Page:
The twin holidays All Saints’ Day on November 1st and All Souls’ Day on November 2nd hold a distinct place in the hearts of Pinoys. Filipinos look forward to “Undas” – the collective term for the holidays; derived from the Spanish “honrar”, meaning “to honor” – to pay respects to deceased loved ones and reconnect with the living. In Undas, the Pinoy spirit is in full display. 

It is unmistakable - zest for life, strong family bonds, a solemn reverence for the elders, fond remembrances of departed loved ones and a profound faith and spirituality. 

Undas is an overnight affair. Families start encamping at memorial parks and cemeteries on the afternoon of All Saints’ Day, offering prayers or hearing Mass. This soon rolls into dinner and fellowship, an attractive spread of delectable fare to warm hearts and sustain hungry bellies. The menu varies from family to family, depending on what the Pinay mom, sister, or tita, or all of them together, have concocted.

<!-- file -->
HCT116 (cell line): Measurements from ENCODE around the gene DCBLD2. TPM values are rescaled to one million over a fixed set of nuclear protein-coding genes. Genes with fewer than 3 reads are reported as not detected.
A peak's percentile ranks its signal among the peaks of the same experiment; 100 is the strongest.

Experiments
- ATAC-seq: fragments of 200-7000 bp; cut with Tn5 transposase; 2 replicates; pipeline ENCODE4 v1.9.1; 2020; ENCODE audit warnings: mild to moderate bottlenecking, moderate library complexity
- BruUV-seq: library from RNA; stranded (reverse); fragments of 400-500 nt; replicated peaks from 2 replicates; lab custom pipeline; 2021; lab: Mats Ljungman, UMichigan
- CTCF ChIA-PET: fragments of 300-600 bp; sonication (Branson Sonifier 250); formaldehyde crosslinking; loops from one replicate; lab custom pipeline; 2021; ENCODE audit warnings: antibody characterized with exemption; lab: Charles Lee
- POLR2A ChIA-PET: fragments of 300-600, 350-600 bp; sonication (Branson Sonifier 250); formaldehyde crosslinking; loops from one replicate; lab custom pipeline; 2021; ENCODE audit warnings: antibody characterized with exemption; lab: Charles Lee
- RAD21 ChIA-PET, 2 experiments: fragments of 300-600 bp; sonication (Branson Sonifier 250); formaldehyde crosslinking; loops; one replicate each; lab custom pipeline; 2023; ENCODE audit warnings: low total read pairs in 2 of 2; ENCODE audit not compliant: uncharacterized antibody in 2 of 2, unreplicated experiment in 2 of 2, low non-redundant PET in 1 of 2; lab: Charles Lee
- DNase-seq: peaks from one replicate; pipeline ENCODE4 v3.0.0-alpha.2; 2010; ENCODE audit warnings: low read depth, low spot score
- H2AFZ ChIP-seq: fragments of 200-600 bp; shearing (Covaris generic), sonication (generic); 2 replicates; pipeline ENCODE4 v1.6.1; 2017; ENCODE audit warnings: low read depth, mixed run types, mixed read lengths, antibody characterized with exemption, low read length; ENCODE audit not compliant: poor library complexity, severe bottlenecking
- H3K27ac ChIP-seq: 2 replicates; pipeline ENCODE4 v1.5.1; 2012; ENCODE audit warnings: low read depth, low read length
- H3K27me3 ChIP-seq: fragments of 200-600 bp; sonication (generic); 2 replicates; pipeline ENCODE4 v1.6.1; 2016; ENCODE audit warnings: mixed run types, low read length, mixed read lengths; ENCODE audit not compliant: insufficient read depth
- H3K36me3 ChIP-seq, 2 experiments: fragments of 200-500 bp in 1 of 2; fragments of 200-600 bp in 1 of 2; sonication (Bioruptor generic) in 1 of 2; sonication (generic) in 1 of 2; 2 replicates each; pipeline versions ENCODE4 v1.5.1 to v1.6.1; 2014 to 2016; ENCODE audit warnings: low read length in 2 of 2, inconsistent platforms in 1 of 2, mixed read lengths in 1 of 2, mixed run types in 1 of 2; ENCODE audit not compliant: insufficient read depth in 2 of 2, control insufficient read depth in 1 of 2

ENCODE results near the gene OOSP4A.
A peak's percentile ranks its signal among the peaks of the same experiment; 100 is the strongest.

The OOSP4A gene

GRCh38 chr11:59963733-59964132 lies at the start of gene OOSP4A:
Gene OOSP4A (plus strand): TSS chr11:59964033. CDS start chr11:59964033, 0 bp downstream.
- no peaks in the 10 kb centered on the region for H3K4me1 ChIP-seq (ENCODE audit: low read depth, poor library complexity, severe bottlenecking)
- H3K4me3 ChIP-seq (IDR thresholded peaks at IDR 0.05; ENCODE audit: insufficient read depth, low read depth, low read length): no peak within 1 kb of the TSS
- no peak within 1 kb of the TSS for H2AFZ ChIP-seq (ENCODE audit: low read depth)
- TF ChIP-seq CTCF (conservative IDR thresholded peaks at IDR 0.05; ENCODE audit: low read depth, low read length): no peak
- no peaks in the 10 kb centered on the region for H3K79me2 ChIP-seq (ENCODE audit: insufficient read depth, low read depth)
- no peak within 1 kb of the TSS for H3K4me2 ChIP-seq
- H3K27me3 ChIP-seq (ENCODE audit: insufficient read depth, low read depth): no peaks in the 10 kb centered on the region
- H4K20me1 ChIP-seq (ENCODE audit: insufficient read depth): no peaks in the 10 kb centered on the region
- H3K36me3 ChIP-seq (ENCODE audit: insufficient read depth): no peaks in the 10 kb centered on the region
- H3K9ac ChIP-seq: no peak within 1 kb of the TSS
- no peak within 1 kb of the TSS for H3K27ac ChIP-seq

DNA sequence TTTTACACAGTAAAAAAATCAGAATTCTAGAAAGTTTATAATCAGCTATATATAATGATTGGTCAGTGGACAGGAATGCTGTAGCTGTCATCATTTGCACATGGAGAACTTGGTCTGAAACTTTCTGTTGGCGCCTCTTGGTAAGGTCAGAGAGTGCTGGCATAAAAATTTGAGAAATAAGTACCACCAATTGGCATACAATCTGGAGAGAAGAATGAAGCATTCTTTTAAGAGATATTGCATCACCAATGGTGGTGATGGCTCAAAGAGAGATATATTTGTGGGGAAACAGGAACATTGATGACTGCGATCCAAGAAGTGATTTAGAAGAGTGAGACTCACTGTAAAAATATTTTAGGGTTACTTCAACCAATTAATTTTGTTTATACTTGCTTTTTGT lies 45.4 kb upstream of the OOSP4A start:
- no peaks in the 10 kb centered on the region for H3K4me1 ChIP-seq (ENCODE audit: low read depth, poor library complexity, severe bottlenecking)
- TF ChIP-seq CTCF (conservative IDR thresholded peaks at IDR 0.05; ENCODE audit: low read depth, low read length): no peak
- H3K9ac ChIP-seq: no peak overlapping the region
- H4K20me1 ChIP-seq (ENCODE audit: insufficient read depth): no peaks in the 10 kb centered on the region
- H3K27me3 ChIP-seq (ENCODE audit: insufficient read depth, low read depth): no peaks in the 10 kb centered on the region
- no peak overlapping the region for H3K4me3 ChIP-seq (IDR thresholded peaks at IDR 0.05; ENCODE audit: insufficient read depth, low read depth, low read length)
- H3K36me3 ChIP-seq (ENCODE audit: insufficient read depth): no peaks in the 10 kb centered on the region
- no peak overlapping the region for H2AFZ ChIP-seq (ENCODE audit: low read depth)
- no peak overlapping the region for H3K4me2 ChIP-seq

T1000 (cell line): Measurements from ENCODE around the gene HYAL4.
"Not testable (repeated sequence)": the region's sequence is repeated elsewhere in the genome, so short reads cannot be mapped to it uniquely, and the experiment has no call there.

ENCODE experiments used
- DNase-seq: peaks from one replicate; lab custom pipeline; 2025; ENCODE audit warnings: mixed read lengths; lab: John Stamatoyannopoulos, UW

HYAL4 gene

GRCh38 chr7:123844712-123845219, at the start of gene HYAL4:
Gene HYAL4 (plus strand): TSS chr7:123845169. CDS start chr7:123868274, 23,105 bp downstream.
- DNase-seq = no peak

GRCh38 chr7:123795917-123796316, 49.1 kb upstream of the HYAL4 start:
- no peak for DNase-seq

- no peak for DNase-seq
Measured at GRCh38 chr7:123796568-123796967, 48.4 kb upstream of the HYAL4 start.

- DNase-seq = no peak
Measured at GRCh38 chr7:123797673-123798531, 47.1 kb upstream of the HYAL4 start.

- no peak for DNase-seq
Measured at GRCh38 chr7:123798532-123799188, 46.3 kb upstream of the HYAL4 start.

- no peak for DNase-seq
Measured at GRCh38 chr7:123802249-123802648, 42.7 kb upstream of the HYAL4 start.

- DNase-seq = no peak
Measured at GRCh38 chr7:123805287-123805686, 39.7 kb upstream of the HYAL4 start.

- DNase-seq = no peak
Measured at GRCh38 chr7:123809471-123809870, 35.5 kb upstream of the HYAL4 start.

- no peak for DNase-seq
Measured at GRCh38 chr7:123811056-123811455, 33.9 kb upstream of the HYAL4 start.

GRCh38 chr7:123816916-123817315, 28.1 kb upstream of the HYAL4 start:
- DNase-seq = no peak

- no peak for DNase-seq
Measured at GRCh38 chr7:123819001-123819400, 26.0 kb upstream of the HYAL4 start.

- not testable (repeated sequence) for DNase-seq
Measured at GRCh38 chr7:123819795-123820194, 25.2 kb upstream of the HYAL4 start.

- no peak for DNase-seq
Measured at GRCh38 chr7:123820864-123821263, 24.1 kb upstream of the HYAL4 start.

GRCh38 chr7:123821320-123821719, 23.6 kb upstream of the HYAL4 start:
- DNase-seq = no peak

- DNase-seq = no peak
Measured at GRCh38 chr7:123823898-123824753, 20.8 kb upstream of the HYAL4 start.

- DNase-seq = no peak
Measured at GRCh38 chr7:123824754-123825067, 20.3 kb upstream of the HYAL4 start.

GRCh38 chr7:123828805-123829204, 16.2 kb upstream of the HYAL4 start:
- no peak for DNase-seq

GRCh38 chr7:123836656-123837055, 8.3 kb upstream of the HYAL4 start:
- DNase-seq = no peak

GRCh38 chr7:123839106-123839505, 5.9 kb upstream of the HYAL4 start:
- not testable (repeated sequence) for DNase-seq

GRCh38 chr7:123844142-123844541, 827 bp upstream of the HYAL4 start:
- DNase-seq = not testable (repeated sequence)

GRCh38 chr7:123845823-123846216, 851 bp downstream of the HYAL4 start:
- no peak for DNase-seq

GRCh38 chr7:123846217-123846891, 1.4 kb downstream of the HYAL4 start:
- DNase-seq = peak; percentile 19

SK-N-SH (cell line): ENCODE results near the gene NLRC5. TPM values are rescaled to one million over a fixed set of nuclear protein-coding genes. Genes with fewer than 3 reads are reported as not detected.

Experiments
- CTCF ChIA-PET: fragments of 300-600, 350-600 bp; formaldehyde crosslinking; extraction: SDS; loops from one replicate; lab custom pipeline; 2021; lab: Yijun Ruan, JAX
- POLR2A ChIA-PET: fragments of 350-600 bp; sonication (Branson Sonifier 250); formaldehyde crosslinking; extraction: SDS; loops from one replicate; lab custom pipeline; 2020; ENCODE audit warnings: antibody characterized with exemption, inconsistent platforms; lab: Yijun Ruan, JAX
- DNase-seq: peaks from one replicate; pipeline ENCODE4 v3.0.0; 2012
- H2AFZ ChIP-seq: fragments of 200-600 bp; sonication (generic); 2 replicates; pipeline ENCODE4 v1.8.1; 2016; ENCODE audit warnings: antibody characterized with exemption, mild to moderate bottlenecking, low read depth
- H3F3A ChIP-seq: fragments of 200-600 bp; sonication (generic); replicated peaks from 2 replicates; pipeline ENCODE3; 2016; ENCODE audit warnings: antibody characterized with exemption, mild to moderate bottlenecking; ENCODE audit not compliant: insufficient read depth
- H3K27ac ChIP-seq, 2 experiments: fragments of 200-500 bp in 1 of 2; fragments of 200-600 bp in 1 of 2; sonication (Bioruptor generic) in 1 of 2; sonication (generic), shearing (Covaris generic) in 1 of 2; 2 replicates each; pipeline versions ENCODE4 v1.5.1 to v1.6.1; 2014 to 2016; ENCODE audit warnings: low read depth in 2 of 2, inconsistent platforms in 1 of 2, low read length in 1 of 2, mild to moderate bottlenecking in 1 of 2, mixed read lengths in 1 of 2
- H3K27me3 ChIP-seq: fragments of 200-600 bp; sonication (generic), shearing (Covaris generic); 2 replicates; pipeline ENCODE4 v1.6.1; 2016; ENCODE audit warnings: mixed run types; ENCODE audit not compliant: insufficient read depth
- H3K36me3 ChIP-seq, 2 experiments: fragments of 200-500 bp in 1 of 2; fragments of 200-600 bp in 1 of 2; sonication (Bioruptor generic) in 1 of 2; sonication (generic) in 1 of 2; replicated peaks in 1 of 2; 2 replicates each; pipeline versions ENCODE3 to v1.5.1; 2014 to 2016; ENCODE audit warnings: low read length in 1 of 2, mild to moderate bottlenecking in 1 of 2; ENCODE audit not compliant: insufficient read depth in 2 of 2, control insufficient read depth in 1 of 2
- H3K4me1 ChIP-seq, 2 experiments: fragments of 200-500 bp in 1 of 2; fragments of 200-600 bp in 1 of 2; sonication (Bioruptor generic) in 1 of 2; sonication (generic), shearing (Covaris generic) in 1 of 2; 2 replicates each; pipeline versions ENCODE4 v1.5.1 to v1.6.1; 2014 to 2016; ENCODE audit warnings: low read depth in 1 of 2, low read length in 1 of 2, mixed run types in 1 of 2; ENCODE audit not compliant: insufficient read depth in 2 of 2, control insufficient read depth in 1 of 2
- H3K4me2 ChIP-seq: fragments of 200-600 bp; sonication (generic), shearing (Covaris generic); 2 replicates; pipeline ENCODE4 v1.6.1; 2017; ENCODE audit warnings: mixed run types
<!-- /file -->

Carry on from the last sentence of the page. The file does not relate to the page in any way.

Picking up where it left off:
One thing is sure, though, it is always a Filipino food heaven. You will most likely feast on savory pork or chicken adobo, spaghetti, macaroni salad or a certain type of pancit, be it bihon, canton, habhab, or bam-i, which has both pancit and vermicelli noodlesSome families will serve up the mouthwatering lechon kawali or an entire lechon altogether. 

Because everyone will need to be handed snacks, too, or midnight and early-morning refreshments, there will surely be kakanins in the mix – sapin-sapin, palitaw, suman sa lihiya, biko, puto bumbong, ube halaya, puto puti, pichi-pichi, all sweet and satisfying. 

The sticky kakanins are a perfect representation of the affection and unity that characterizes the Pinoy family. Bonding over delicious Filipino food, sharing stories, enjoying each other’s company, reveling in the unique custom of Undas.